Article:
The poet challenges, explores and develop his fear, anger and frustration of war with lists and  rhetorical questions.

6.       Think about the verbs you use to describe what the poet is doing – challenges / reflects / embodies / attacks. The verb you use helps you explain how the poet is presenting his / her message.

The poet attacks the leaders of war – the poet is aggressive and angry

The poet reflects the loss a parent faces in war – the poet is calm

7.       Use adverbs to evaluate the poem – stereotypical / unusually / typically / realistically / unconventionally / surprisingly / convincingly / unconvincingly

8.       Combine techniques together – use ‘and’ and link word /techniques together

The poet uses lists and exaggeration to highlight how bad things were.

The poet uses the adjectives ‘small’ and ‘tiny’ to make the reader feel superior.

9.       Think about power. So use the words – inferior, superior, equal, inequality

My Last Duchess highlights male superiority and gender inequality in society.

10.   Put an adjective before a technical term 

The writer uses violent verbs and physical adjectives to ….

11.   Think about using one of these words to sum up the structure of the poem – a journey / a discovery / a realisation – then add some adverbs /adjectives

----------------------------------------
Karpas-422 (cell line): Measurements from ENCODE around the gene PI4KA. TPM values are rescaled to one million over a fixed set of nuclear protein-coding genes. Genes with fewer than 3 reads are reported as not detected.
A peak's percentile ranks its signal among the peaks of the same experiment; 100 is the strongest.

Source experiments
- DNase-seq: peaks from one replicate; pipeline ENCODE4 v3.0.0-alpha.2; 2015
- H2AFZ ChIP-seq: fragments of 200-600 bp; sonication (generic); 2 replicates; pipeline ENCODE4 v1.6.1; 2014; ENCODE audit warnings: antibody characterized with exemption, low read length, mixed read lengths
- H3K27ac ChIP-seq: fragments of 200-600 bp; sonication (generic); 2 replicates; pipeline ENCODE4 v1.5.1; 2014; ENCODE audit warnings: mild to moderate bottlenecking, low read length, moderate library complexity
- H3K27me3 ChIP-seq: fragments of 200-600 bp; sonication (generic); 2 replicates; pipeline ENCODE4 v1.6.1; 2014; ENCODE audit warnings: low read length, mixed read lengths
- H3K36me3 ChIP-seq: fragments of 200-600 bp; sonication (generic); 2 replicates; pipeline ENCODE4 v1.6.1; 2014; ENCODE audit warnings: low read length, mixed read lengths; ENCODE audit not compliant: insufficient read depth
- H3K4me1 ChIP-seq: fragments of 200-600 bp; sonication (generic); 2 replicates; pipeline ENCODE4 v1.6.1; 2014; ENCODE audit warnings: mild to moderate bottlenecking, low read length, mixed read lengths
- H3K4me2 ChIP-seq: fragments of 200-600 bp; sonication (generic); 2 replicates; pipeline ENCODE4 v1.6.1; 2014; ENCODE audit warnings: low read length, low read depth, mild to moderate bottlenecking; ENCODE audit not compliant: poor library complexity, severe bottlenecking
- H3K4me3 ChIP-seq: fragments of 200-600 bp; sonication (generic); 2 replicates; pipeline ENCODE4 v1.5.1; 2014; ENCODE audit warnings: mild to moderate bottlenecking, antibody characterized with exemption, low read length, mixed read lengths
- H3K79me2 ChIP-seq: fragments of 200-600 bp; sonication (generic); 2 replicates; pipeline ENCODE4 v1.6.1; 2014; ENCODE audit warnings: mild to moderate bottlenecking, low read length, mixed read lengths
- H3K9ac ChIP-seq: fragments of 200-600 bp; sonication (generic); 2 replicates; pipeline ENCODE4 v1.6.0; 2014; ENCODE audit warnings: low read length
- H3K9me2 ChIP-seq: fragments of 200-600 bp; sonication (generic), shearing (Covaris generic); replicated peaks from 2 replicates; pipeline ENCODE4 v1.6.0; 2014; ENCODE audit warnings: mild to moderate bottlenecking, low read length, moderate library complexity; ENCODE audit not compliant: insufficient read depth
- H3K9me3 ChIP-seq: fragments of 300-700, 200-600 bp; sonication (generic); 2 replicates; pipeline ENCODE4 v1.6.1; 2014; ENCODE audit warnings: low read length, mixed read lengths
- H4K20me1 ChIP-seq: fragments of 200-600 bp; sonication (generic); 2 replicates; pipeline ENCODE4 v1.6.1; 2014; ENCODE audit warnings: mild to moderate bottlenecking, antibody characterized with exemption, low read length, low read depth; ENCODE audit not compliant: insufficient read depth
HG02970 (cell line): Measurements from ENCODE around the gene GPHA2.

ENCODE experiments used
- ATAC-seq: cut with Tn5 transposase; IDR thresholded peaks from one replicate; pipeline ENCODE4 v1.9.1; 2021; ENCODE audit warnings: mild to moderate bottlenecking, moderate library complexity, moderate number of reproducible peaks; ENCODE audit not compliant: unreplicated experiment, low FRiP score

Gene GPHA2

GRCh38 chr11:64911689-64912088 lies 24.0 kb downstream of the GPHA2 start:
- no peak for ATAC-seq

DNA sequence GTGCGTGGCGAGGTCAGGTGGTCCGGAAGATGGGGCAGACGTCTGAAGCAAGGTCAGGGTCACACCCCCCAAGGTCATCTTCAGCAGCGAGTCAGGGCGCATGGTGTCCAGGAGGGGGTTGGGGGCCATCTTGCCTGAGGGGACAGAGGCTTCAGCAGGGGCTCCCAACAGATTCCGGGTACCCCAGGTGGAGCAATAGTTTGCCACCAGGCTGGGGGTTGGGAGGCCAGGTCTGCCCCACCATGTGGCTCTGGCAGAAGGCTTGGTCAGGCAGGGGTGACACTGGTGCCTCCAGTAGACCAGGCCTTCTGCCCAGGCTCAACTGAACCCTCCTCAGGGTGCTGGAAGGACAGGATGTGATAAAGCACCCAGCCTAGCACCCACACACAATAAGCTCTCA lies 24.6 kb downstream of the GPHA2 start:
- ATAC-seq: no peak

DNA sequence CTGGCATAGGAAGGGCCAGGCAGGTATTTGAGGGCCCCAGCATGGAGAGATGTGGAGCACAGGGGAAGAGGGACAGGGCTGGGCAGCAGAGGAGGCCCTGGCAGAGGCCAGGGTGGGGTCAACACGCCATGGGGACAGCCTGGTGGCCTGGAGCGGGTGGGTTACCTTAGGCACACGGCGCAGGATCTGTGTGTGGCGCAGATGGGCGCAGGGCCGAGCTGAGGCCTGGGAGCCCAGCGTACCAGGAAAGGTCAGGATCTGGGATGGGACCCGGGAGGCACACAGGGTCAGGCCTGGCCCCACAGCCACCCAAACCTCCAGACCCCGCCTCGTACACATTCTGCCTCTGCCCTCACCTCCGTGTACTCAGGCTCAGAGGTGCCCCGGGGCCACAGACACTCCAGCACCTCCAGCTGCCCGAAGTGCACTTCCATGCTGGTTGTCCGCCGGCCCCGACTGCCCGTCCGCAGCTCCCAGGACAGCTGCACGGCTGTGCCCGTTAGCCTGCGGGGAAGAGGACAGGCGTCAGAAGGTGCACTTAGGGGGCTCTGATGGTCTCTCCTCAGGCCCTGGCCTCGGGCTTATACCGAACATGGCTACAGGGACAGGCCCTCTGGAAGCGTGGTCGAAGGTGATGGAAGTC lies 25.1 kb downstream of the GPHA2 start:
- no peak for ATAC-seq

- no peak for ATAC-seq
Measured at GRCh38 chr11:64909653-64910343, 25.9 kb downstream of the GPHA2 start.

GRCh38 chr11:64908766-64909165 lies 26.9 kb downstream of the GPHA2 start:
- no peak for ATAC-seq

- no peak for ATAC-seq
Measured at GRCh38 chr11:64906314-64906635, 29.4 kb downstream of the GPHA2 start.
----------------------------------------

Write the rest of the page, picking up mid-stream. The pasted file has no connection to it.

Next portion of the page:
The poem is a mental journey

The poem is an emotional realisation

12.    Use the phrase – it could also- to add another interpretation.

It could also be a study of the complexity of war.

13.   Use tentative statements – perhaps / maybe / possibly

Perhaps, the writer intends the reader to …

14.   Use lots of one word quotes

The writer uses ‘pain’ and ‘torture’ to highlight the endless ‘suffering’ experienced by the men.

15.   Show off with your emotions – avoid using simple emotions like happy, sad, angry. Use emotions like frustration, envy, dismay and many more.  

Sunday, 7 May 2017

Precision in writing – the Show Sentence  

This week I found a student standing outside one of the English classrooms. I asked my usual question: Why are you standing outside? The student, unfortunately for them, used the word ‘apparently’ in their response. I then proceeded to explain that one word ‘signified’ their guilt in the wrongdoing.  Most teachers know that ‘apparently’ used in story is often used to deflect blame and responsibility, by questioning the teacher. Apparently, I…..